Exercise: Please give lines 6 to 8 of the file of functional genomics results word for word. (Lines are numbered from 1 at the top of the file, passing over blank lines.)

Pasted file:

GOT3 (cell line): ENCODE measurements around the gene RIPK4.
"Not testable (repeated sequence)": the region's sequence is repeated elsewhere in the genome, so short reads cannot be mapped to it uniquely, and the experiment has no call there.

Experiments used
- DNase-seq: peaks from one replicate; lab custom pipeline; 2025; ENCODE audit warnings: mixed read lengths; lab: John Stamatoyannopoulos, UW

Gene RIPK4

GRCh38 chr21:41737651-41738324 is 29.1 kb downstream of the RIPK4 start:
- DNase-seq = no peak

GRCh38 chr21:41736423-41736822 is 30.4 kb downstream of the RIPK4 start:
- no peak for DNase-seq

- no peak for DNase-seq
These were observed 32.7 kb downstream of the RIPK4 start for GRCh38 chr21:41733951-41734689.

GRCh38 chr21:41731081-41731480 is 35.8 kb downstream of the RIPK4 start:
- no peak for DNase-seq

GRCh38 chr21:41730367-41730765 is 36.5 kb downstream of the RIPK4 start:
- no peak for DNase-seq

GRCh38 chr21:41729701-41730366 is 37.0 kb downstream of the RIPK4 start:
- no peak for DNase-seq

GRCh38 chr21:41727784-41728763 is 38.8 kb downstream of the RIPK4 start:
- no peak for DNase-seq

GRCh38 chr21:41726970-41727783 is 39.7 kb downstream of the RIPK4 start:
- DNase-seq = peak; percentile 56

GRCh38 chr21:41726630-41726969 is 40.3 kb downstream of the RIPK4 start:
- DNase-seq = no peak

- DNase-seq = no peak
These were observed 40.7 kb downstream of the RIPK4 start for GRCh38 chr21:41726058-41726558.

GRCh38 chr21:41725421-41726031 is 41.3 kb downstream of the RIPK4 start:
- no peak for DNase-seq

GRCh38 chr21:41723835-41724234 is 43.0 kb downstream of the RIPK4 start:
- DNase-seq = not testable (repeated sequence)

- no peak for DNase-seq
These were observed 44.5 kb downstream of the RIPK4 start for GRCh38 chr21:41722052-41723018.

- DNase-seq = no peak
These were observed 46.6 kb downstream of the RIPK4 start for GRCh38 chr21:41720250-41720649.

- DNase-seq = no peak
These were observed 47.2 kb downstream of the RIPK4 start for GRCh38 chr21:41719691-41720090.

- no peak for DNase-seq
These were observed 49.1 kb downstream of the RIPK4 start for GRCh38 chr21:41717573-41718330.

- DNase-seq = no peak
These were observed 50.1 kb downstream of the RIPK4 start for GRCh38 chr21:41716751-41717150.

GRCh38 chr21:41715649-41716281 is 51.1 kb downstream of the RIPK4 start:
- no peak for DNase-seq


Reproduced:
GRCh38 chr21:41737651-41738324 is 29.1 kb downstream of the RIPK4 start:
- DNase-seq = no peak

GRCh38 chr21:41736423-41736822 is 30.4 kb downstream of the RIPK4 start: